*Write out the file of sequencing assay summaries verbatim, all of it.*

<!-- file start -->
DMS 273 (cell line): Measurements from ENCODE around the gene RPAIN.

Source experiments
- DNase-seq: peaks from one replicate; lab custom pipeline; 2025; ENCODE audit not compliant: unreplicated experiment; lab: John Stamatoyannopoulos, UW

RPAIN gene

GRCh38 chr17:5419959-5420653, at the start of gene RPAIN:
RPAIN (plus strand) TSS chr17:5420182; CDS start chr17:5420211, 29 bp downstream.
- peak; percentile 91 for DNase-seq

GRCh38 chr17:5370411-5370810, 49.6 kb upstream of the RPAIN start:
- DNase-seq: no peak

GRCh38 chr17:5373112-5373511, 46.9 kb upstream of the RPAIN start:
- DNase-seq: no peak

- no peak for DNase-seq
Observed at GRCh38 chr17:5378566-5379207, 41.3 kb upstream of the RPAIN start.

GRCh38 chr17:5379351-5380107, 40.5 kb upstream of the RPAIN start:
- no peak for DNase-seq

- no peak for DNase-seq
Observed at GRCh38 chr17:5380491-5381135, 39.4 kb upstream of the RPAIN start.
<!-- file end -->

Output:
DMS 273 (cell line): Measurements from ENCODE around the gene RPAIN.

Source experiments
- DNase-seq: peaks from one replicate; lab custom pipeline; 2025; ENCODE audit not compliant: unreplicated experiment; lab: John Stamatoyannopoulos, UW

RPAIN gene

GRCh38 chr17:5419959-5420653, at the start of gene RPAIN:
RPAIN (plus strand) TSS chr17:5420182; CDS start chr17:5420211, 29 bp downstream.
- peak; percentile 91 for DNase-seq

GRCh38 chr17:5370411-5370810, 49.6 kb upstream of the RPAIN start:
- DNase-seq: no peak

GRCh38 chr17:5373112-5373511, 46.9 kb upstream of the RPAIN start:
- DNase-seq: no peak

- no peak for DNase-seq
Observed at GRCh38 chr17:5378566-5379207, 41.3 kb upstream of the RPAIN start.

GRCh38 chr17:5379351-5380107, 40.5 kb upstream of the RPAIN start:
- no peak for DNase-seq

- no peak for DNase-seq
Observed at GRCh38 chr17:5380491-5381135, 39.4 kb upstream of the RPAIN start.